Hummingbird flew from the Google cage unannounced about a month ago and quietly began influencing how search results are displayed. When the update was finally publicised just this month, it was accompanied by the inevitable outbreak of apprehension and uncertainty. What if another Panda or Penguin was on the loose? Everyone in the internet community needed an answer; should they be concerned?
It seems that Hummingbird is a new algorithm and not a mere code variation. It has shifted its focus to natural speech patterns, and search results are now more attuned to how we speak rather than rigid “engineered” keyword matching techniques. Hummingbird also owes its development to the huge increase in mobile data communication and its importance in everyday life. People speak into their phones and tablets as they search for information. Google is trying to better understand exactly what the user is hoping to get from their search enquiry.
This latest algorithm change is just the latest in Google’s never-ending quest to produce the best internet user experience. That mammoth task, as seen by Matt Cutts, Head of the Google Webspam Team, is to try to organize the world’s information while making it useful and accessible universally. Ripples of anxiety throughout the internet community always accompany the regular changes in Google’s algorithms. Web developers, SEO’s and content providers, in fact almost everyone involved in the industry starts to worry about if and how it will affect them and their business.
Is there need to worry about this latest update? Fortunately, it would seem not. Animals of the black and white variety in previous updates delivered some very valuable lessons to the online community. Techniques to game the search engine by spamming with keywords, using inferior spun content and questionable linking practices are no longer tolerated. Justly banished from the serps with the Panda and Penguin releases, this type of unwanted content has largely been weeded out. On the other hand, rewards from the search engine in organic traffic are gained from producing first rate, quality content designed to benefit and help audiences.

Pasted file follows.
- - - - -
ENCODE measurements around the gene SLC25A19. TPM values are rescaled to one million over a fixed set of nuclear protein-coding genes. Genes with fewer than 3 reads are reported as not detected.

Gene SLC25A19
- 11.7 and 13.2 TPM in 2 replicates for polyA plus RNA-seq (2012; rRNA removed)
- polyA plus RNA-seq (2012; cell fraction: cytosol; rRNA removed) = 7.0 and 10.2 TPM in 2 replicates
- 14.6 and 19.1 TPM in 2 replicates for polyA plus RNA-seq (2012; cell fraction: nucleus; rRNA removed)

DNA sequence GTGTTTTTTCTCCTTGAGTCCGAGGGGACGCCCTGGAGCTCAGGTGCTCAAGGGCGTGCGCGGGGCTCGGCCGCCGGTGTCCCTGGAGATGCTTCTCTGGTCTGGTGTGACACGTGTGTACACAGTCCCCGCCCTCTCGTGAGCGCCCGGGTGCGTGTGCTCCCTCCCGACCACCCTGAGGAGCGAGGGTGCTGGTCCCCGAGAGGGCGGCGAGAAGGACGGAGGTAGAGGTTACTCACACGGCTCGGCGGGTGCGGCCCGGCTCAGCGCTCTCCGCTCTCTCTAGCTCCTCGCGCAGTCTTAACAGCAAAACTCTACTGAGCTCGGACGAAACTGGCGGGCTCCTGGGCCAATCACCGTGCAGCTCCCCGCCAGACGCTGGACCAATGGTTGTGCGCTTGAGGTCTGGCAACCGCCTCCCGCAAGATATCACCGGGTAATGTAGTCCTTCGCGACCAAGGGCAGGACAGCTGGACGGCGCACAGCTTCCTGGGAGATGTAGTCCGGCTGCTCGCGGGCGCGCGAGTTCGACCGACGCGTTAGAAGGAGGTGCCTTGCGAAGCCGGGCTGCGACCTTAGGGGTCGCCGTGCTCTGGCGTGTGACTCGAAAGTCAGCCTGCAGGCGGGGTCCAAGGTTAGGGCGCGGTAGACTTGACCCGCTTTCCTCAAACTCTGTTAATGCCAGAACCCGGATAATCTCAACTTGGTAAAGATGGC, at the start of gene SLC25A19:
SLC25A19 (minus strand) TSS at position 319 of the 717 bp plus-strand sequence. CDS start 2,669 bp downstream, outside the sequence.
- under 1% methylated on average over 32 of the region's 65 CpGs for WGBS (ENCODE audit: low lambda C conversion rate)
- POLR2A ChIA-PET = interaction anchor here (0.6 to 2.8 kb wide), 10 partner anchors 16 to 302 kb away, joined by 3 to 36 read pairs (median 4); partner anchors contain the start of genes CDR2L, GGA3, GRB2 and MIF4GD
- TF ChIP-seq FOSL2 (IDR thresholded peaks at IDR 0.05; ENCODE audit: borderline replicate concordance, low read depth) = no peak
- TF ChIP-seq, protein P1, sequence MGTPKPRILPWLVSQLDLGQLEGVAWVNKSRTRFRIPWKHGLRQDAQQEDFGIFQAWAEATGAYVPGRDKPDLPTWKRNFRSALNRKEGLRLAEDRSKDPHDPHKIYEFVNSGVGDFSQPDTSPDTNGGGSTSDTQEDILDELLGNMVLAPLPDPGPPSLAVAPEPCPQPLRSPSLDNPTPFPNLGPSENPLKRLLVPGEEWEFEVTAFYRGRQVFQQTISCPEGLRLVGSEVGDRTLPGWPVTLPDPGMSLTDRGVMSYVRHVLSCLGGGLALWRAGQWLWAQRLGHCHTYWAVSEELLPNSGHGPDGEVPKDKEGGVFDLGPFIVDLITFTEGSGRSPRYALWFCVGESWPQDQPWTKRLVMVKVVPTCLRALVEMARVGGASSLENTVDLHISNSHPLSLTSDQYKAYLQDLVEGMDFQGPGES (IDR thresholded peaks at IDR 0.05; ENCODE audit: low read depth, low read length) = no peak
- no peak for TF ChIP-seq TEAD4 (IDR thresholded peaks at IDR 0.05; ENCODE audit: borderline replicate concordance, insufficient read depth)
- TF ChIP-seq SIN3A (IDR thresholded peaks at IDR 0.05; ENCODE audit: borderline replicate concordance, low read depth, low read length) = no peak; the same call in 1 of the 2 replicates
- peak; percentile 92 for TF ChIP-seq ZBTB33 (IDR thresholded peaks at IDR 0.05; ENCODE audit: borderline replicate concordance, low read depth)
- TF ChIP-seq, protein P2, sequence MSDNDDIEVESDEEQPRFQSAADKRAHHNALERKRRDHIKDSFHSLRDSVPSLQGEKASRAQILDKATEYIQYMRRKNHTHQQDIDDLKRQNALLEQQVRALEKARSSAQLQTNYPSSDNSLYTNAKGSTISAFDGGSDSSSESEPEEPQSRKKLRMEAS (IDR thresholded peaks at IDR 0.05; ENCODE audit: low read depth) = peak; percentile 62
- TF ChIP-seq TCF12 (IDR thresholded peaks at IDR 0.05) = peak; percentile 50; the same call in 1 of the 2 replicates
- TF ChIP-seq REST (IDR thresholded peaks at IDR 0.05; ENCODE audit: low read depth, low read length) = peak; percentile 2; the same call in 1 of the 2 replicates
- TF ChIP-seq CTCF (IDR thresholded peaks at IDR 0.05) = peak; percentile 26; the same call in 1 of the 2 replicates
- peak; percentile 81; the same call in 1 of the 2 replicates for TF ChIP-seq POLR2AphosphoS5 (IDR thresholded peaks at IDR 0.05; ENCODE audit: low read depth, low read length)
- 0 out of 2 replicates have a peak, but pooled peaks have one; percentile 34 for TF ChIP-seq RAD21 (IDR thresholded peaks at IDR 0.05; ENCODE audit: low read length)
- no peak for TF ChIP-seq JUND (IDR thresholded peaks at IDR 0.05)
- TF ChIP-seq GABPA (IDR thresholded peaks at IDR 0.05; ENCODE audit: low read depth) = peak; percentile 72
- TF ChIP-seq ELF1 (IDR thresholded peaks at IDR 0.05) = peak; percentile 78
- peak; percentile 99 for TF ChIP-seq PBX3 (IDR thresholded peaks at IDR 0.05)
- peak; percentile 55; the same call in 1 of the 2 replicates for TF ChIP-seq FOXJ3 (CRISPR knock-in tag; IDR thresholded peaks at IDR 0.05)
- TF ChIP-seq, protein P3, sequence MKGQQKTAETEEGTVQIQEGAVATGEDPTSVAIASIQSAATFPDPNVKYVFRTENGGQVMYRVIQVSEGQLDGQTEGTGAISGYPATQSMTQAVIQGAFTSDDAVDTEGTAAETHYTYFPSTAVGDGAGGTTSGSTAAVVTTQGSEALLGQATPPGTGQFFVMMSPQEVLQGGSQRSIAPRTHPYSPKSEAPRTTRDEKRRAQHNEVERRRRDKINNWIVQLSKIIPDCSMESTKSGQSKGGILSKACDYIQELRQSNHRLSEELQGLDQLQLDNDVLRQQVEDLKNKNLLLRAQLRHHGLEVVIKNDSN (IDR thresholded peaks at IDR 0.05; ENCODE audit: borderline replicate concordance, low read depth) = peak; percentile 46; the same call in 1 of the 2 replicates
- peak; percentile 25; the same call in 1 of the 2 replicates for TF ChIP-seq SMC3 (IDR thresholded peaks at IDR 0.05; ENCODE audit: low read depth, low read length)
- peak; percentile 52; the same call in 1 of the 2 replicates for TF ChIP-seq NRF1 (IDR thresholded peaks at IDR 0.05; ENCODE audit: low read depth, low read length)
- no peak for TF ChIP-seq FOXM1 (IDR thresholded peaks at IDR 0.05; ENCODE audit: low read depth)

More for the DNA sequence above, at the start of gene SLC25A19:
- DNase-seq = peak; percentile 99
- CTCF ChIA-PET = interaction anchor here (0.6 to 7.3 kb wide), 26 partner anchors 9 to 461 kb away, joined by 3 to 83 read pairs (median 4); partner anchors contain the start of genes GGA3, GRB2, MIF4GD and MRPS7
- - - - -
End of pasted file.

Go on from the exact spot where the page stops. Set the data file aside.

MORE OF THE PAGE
Probably the major impact that Hummingbird delivered to the online community was the simple fact that so much time was wasted in worrying about its effect. Essentially, there is no need to be concerned at all. For web sites that offer relevant, user friendly and useful content, there will be no difference. The changes will just help Google to be smarter and give people what they are actually looking for. This message was loud and clear from Matt Cutts when he spoke at PubCon 2013 recently and finally put all the speculation and worry to rest.
Now everyone should relax, chill out and think for a minute. The focus should be placed on producing engaging content for audiences in all the right places and taking every opportunity to reach users in the mobile and social environments. Hummingbird actually offers more chances for marketers to reach potential customers.
It’s difficult to remember life before the days of being able to Google for instant answers. We take for granted that it will provide on-the-spot solutions to the countless questions we ask it every day. Google’s just had its fifteenth birthday and luckily it gets smarter and better at its job all the time.